Understanding the Evolving Terminology of the HR Profession

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Talk to anyone in the HR profession, and they’ll probably tell you that the role of HR has changed dramatically over the last few years, particularly since the pandemic. Once regarded as a back-office function focused on administration, compliance and processes, HR has now evolved into a more strategic role, with an emphasis on culture, business objectives and employee experience.

This shift is being reflected in the language used to talk about HR. Many leaders believe that the term ‘human resources’ is now outdated and it’s time for a rebrand. As such, there has been an increase in the number of companies using the term ‘people’ rather than ‘HR’ to illustrate how their employees are not simply ‘resources’; they are individuals who are part of an organisation that puts their people first and supports them to grow and develop in their careers and achieve their goals.

“The language is now focused on people and creating a great experience and a great workplace,” remarks Jennifer Healy, people and culture director at Vivup. “It has taken time for HR to be recognised at the senior table, but the pandemic has been an opportunity for people and culture (P&C) leads to show their true value.”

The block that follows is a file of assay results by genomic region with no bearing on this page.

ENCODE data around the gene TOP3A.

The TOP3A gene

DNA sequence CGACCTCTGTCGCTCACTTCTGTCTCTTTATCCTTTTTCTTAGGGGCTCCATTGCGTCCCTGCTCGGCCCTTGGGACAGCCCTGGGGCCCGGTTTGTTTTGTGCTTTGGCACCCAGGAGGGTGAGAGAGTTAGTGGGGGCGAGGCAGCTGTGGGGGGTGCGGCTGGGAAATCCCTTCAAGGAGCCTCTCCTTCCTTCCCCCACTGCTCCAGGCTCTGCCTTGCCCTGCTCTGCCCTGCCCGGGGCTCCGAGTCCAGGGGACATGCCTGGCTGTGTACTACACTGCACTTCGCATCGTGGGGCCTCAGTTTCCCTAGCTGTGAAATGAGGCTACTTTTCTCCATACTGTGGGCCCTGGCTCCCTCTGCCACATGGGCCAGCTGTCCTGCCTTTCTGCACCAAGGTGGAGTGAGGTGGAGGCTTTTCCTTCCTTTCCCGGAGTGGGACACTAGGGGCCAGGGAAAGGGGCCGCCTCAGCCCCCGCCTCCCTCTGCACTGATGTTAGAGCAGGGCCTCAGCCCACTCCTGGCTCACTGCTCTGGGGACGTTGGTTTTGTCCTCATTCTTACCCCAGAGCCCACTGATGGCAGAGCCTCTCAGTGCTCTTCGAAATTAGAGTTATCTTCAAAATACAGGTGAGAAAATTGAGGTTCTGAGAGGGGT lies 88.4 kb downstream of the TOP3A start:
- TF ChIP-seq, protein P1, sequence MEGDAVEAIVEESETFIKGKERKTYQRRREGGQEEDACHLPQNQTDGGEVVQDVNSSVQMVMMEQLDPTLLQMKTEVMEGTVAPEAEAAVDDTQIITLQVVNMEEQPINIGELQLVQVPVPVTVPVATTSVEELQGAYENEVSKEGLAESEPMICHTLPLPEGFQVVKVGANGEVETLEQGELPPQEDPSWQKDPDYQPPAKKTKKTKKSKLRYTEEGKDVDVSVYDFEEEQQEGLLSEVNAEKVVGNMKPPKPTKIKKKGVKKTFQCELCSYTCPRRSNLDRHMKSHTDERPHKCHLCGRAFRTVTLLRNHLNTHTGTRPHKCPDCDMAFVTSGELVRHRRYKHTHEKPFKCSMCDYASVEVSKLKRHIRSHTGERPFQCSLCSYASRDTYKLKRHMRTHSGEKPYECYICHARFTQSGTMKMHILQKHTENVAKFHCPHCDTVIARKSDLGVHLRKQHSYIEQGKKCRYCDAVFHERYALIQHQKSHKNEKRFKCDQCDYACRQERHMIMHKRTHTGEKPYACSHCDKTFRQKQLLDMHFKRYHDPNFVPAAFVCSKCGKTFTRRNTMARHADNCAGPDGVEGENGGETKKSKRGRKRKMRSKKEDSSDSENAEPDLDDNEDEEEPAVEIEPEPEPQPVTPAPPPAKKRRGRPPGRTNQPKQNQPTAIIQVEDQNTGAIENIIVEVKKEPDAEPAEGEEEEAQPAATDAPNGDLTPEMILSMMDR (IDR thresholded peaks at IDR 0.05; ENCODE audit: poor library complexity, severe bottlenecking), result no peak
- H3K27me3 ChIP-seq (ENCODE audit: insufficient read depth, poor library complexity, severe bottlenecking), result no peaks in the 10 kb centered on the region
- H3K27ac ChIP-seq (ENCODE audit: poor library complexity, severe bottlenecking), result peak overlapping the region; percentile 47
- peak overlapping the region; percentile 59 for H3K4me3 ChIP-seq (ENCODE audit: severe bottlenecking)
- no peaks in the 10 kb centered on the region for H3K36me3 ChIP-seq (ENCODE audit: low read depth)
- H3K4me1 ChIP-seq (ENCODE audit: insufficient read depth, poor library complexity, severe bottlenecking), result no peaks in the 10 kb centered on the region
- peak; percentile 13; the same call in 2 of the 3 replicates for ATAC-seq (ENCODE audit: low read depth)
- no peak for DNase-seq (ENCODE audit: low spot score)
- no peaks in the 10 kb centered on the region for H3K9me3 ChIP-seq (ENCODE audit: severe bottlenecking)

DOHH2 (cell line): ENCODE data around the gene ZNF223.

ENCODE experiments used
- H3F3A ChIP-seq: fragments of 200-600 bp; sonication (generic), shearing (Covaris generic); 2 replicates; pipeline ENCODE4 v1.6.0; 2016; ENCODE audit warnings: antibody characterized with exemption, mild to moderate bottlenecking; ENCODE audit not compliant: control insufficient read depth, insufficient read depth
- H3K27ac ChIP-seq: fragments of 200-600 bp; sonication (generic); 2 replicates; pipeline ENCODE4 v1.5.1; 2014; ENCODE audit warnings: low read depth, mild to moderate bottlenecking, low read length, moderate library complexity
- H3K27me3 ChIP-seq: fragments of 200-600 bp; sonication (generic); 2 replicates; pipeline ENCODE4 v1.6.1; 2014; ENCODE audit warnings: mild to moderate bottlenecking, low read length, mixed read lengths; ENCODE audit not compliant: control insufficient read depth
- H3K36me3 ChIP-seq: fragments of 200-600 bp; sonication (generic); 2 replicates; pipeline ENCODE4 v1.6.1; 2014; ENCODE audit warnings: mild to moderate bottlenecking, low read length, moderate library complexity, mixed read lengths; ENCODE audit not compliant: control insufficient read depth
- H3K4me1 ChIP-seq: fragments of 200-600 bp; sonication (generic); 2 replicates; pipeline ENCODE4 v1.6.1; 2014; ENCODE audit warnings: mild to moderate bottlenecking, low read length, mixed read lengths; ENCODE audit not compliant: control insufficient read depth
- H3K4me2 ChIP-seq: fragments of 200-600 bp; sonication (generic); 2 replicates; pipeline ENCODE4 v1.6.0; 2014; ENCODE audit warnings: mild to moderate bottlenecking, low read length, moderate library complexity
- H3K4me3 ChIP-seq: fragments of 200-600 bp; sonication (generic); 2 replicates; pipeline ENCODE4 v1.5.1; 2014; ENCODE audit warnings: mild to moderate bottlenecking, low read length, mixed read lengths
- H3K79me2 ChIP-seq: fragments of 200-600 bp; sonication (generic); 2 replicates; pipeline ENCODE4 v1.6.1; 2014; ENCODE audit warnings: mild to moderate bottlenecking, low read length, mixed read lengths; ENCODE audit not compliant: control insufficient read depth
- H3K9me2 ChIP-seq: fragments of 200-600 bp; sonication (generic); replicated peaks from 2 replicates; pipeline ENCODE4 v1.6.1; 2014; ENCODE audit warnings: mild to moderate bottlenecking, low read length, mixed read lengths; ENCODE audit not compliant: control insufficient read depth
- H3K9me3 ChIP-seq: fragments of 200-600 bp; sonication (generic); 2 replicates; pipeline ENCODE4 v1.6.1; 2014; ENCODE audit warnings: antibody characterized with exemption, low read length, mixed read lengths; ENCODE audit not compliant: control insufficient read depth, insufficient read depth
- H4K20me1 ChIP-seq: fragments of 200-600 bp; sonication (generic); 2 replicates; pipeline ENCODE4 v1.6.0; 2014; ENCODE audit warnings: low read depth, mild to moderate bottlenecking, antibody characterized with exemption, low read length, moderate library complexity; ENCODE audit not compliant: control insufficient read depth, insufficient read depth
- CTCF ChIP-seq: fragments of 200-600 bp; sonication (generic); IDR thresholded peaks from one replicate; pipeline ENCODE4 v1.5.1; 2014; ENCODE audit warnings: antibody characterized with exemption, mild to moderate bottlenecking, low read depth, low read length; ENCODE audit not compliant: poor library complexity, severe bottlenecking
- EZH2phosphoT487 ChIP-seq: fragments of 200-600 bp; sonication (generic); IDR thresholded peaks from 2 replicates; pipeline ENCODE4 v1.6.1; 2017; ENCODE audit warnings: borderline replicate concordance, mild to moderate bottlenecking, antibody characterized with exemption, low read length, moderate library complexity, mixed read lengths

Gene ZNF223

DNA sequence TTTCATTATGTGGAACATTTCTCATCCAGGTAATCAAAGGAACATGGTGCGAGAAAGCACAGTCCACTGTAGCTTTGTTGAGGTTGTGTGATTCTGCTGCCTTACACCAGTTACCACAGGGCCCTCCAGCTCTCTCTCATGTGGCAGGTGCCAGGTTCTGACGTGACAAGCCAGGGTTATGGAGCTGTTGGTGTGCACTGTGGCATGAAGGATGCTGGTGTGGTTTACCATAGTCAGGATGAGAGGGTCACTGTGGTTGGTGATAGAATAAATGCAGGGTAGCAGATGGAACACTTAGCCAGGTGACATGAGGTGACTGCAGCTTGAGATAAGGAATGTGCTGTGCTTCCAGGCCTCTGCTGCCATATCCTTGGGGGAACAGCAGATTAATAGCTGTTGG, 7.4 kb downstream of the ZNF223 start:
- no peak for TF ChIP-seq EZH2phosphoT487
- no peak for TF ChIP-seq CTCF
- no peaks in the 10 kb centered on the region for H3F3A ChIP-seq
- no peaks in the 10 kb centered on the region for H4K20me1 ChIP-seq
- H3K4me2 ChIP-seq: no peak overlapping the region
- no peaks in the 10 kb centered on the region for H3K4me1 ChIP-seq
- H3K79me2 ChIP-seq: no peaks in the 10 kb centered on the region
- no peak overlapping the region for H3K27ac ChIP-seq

Job titles are also changing to reflect the shift away from HR to a ‘people’ or ‘talent’ focus, she adds. “We have chief people officers, talent development managers, talent acquisition managers, workplace experience leads, employee engagement experts, heads of wellbeing and diversity officers.”

Katy Edwards, founder of Forest Digby, believes that HR terminology has become much more inclusive. “We’re seeing far more focus on inclusivity and diversity and that’s a natural reaction to the fact that more and more business networks are developing and feeding straight into the HR function, especially at a strategic level.

“Beyond this, terminology and language are becoming softer – perhaps as the people management aspect comes into play, and HR becomes more neutral,” she adds. “For example, there’s a lot less ‘corporate speak’, and an avoidance of jargon. Instead, language has become more human; for example, there will be more focus on words such as ‘team’ or ‘employees’, which replace the rather robotic terms, ‘staff’ or ‘workforce’. These language changes are being seen everywhere, from policy updates through to job descriptions. It’s important to embrace these changes throughout any internal communication as it aids the growth and development of these companies.”

Similarly, the term ‘performance management’ has evolved into something much more user-friendly, with terminology such as ‘improve to succeed plan’ becoming more commonplace.